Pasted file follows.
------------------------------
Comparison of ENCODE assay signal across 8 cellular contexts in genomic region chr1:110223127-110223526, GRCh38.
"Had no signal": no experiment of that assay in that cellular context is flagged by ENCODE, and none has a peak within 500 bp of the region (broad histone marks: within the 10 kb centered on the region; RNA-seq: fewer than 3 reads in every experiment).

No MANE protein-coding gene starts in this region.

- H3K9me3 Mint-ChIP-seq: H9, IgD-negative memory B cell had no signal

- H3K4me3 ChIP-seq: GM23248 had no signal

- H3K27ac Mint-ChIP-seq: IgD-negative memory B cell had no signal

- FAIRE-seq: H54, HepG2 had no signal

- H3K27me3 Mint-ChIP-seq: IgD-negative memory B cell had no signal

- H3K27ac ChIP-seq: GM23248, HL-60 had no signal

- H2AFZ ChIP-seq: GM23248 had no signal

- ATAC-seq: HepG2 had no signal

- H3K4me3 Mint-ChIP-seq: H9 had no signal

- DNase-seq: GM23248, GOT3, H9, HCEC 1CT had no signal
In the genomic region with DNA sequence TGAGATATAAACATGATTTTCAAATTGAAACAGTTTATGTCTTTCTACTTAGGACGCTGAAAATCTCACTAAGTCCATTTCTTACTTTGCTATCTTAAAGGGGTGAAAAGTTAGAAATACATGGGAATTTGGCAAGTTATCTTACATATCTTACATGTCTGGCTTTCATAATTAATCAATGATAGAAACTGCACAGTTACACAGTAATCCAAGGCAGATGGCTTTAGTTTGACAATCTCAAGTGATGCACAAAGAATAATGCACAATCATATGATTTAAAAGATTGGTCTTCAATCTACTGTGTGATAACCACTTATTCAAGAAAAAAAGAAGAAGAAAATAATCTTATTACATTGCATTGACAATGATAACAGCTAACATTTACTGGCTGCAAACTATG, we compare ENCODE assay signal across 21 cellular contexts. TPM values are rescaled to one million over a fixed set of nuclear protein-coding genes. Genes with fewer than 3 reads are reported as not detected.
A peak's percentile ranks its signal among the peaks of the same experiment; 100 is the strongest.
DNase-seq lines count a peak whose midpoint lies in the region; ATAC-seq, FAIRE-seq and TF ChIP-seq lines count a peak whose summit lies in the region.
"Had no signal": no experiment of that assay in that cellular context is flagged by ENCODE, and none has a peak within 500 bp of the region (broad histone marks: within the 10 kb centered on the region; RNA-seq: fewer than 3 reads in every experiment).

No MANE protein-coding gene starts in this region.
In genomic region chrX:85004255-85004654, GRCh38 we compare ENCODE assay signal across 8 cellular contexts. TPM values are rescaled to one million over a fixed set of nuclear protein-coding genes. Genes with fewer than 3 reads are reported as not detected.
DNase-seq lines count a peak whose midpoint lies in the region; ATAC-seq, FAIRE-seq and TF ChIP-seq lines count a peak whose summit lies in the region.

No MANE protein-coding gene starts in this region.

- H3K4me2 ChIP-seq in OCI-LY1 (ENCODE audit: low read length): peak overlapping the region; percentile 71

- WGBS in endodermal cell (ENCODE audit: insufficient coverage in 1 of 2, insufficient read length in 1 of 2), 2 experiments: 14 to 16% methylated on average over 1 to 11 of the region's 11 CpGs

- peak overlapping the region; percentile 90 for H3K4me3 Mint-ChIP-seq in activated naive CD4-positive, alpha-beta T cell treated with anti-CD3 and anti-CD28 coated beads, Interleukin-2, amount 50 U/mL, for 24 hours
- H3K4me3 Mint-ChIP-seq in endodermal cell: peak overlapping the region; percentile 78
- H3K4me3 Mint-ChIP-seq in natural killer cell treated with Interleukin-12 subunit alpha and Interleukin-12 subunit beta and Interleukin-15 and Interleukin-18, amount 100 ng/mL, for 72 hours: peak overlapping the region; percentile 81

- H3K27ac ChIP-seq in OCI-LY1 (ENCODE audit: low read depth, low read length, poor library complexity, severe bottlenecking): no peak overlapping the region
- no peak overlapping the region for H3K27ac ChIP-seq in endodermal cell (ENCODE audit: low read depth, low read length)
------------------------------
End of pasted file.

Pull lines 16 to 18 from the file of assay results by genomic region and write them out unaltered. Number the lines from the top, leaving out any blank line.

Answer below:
DNase-seq lines count a peak whose midpoint lies in the region; ATAC-seq, FAIRE-seq and TF ChIP-seq lines count a peak whose summit lies in the region.
"Had no signal": no experiment of that assay in that cellular context is flagged by ENCODE, and none has a peak within 500 bp of the region (broad histone marks: within the 10 kb centered on the region; RNA-seq: fewer than 3 reads in every experiment).

No MANE protein-coding gene starts in this region.